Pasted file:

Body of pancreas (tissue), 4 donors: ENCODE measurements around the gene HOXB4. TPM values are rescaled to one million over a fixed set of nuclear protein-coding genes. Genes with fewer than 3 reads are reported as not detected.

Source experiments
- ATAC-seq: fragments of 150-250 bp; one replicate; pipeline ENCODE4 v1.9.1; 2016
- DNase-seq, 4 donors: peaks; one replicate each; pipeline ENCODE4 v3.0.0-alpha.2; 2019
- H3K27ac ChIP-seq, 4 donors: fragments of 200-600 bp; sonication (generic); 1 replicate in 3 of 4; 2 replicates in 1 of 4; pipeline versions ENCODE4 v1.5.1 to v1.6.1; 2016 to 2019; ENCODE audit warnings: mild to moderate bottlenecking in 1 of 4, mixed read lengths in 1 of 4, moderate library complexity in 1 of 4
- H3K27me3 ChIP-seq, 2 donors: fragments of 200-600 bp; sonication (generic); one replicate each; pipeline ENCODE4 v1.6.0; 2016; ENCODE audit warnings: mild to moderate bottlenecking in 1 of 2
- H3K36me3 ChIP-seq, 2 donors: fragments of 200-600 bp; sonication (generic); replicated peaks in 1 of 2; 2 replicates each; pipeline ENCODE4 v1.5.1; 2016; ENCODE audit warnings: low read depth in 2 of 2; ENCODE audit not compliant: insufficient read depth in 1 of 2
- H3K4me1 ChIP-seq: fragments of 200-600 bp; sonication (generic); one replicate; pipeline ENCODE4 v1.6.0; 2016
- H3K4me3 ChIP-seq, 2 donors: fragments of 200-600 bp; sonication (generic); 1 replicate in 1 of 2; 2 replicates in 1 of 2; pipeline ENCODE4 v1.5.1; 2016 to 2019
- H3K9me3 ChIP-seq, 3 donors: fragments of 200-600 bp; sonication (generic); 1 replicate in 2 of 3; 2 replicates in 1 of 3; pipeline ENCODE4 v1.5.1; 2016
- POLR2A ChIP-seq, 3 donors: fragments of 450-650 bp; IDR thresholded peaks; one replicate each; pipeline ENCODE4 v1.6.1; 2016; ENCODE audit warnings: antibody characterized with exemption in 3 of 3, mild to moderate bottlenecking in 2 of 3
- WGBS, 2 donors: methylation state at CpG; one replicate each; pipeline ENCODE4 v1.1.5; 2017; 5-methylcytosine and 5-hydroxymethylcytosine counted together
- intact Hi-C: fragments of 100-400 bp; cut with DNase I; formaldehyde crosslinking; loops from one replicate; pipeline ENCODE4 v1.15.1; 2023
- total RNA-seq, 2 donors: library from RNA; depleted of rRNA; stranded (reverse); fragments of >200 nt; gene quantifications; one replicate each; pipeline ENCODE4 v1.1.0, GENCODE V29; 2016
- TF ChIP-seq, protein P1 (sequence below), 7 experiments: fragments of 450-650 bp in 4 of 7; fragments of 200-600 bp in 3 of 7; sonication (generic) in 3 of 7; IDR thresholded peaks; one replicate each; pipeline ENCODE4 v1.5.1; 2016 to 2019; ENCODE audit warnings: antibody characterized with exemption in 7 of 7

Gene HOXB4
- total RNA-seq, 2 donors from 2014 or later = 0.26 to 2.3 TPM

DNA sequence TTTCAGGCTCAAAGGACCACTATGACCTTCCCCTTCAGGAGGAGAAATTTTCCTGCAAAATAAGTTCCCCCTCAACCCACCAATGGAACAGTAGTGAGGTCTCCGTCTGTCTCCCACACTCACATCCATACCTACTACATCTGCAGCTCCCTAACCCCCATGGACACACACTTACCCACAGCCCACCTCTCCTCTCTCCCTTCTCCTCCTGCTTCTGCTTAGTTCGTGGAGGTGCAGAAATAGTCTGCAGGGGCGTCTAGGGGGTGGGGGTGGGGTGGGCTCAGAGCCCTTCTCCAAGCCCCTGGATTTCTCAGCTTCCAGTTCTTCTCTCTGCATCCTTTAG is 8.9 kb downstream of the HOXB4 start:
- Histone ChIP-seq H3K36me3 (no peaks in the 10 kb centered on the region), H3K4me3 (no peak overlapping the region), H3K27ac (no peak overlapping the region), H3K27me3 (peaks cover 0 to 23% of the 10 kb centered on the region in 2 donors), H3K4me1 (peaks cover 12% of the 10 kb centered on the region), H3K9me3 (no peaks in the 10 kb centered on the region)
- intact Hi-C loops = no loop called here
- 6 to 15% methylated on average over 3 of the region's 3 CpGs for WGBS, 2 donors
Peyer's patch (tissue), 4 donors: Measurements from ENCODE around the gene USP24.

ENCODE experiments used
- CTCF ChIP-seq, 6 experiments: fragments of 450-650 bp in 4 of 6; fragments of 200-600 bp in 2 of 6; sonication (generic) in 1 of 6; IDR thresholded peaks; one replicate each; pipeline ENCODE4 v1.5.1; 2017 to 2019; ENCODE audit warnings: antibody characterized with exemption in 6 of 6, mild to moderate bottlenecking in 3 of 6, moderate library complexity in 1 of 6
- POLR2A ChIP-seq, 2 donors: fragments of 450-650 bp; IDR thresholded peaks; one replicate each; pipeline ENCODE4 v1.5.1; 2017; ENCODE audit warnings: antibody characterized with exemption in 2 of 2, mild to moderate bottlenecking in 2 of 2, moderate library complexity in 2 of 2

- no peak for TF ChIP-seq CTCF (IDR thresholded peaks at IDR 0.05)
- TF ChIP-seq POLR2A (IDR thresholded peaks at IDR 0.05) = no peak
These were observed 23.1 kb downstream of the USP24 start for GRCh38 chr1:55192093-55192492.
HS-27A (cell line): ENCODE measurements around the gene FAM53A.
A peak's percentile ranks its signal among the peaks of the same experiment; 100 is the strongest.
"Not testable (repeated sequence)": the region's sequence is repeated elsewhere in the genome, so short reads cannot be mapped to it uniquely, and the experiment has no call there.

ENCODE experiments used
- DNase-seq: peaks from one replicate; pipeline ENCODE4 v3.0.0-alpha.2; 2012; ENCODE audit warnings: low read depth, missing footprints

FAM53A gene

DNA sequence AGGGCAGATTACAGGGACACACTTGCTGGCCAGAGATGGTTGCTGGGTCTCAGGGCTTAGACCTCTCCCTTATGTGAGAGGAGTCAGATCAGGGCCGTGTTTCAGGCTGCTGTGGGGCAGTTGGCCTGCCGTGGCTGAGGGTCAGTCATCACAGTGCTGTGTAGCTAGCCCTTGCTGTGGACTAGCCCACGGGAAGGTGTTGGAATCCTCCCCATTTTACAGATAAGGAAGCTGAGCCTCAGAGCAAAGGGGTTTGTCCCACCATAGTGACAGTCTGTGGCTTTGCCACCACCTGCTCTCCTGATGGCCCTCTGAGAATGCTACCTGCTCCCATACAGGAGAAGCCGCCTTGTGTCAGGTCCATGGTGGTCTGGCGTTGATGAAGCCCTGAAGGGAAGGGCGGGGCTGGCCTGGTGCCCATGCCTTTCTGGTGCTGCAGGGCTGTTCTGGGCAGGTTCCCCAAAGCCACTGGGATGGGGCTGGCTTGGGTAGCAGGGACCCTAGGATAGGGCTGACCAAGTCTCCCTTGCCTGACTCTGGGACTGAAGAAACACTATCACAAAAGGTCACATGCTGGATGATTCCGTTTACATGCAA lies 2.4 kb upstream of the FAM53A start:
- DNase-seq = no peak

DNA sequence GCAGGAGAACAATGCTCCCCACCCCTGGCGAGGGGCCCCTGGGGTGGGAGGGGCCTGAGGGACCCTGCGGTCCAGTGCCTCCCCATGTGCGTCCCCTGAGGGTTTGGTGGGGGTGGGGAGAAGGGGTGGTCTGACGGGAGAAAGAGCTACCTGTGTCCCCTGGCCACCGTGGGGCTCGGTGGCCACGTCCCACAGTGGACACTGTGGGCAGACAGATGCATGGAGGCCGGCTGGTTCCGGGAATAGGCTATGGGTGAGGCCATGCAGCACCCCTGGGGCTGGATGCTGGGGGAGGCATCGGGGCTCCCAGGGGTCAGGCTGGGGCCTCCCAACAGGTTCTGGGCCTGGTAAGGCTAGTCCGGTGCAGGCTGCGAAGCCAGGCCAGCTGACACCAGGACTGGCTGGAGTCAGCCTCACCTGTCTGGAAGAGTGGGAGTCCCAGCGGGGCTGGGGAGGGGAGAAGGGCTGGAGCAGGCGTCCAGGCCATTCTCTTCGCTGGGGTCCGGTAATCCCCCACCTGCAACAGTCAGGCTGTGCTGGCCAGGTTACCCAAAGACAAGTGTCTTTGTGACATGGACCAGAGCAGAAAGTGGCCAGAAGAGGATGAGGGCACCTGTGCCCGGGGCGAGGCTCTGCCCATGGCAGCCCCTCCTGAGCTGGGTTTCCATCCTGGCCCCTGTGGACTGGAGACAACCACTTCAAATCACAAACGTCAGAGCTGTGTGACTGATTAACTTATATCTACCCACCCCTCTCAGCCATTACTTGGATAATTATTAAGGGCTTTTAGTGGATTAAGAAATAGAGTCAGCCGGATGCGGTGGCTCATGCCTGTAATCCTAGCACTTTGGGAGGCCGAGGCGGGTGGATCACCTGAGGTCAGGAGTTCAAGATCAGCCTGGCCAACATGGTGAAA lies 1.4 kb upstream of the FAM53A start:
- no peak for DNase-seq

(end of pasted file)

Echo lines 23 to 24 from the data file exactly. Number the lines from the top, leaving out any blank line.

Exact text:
ENCODE experiments used
- CTCF ChIP-seq, 6 experiments: fragments of 450-650 bp in 4 of 6; fragments of 200-600 bp in 2 of 6; sonication (generic) in 1 of 6; IDR thresholded peaks; one replicate each; pipeline ENCODE4 v1.5.1; 2017 to 2019; ENCODE audit warnings: antibody characterized with exemption in 6 of 6, mild to moderate bottlenecking in 3 of 6, moderate library complexity in 1 of 6